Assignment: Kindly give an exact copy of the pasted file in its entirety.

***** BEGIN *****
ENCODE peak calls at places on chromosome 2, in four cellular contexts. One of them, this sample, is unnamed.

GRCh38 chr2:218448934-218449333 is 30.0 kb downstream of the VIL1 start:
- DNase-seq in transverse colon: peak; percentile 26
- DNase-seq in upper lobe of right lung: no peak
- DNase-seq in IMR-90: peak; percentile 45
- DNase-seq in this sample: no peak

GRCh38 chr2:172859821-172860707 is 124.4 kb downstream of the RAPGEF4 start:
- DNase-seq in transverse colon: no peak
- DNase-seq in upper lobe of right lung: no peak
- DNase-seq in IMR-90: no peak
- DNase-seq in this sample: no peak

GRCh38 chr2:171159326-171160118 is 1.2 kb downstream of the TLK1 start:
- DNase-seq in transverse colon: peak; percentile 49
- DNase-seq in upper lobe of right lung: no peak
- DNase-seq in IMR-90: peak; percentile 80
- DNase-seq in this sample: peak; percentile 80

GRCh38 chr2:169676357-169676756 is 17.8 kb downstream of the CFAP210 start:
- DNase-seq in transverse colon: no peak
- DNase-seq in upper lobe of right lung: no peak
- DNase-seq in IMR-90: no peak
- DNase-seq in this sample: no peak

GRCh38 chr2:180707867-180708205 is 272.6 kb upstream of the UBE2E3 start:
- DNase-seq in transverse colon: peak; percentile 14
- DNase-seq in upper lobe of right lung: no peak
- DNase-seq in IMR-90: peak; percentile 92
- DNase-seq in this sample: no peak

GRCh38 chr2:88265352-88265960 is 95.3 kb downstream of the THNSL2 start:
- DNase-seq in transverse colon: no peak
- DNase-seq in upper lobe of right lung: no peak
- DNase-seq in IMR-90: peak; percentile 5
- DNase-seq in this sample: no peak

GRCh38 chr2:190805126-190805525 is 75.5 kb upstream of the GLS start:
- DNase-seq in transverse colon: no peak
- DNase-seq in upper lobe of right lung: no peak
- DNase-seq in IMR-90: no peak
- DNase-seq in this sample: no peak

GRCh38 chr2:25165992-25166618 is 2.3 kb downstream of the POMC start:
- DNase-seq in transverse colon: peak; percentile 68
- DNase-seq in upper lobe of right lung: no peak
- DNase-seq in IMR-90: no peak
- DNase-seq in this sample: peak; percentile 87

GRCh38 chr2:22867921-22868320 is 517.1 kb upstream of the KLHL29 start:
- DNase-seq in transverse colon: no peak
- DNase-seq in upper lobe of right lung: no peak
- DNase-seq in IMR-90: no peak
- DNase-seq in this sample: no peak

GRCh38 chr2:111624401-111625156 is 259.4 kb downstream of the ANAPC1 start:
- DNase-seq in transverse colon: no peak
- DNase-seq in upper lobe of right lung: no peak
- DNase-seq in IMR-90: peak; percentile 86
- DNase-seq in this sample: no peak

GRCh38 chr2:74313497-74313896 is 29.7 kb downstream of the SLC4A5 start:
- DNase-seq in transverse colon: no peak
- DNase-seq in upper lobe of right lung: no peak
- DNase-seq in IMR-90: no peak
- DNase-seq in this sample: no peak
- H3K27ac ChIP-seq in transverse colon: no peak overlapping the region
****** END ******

ENCODE peak calls at places on chromosome 2, in four cellular contexts. One of them, this sample, is unnamed.

GRCh38 chr2:218448934-218449333 is 30.0 kb downstream of the VIL1 start:
- DNase-seq in transverse colon: peak; percentile 26
- DNase-seq in upper lobe of right lung: no peak
- DNase-seq in IMR-90: peak; percentile 45
- DNase-seq in this sample: no peak

GRCh38 chr2:172859821-172860707 is 124.4 kb downstream of the RAPGEF4 start:
- DNase-seq in transverse colon: no peak
- DNase-seq in upper lobe of right lung: no peak
- DNase-seq in IMR-90: no peak
- DNase-seq in this sample: no peak

GRCh38 chr2:171159326-171160118 is 1.2 kb downstream of the TLK1 start:
- DNase-seq in transverse colon: peak; percentile 49
- DNase-seq in upper lobe of right lung: no peak
- DNase-seq in IMR-90: peak; percentile 80
- DNase-seq in this sample: peak; percentile 80

GRCh38 chr2:169676357-169676756 is 17.8 kb downstream of the CFAP210 start:
- DNase-seq in transverse colon: no peak
- DNase-seq in upper lobe of right lung: no peak
- DNase-seq in IMR-90: no peak
- DNase-seq in this sample: no peak

GRCh38 chr2:180707867-180708205 is 272.6 kb upstream of the UBE2E3 start:
- DNase-seq in transverse colon: peak; percentile 14
- DNase-seq in upper lobe of right lung: no peak
- DNase-seq in IMR-90: peak; percentile 92
- DNase-seq in this sample: no peak

GRCh38 chr2:88265352-88265960 is 95.3 kb downstream of the THNSL2 start:
- DNase-seq in transverse colon: no peak
- DNase-seq in upper lobe of right lung: no peak
- DNase-seq in IMR-90: peak; percentile 5
- DNase-seq in this sample: no peak

GRCh38 chr2:190805126-190805525 is 75.5 kb upstream of the GLS start:
- DNase-seq in transverse colon: no peak
- DNase-seq in upper lobe of right lung: no peak
- DNase-seq in IMR-90: no peak
- DNase-seq in this sample: no peak

GRCh38 chr2:25165992-25166618 is 2.3 kb downstream of the POMC start:
- DNase-seq in transverse colon: peak; percentile 68
- DNase-seq in upper lobe of right lung: no peak
- DNase-seq in IMR-90: no peak
- DNase-seq in this sample: peak; percentile 87

GRCh38 chr2:22867921-22868320 is 517.1 kb upstream of the KLHL29 start:
- DNase-seq in transverse colon: no peak
- DNase-seq in upper lobe of right lung: no peak
- DNase-seq in IMR-90: no peak
- DNase-seq in this sample: no peak

GRCh38 chr2:111624401-111625156 is 259.4 kb downstream of the ANAPC1 start:
- DNase-seq in transverse colon: no peak
- DNase-seq in upper lobe of right lung: no peak
- DNase-seq in IMR-90: peak; percentile 86
- DNase-seq in this sample: no peak

GRCh38 chr2:74313497-74313896 is 29.7 kb downstream of the SLC4A5 start:
- DNase-seq in transverse colon: no peak
- DNase-seq in upper lobe of right lung: no peak
- DNase-seq in IMR-90: no peak
- DNase-seq in this sample: no peak
- H3K27ac ChIP-seq in transverse colon: no peak overlapping the region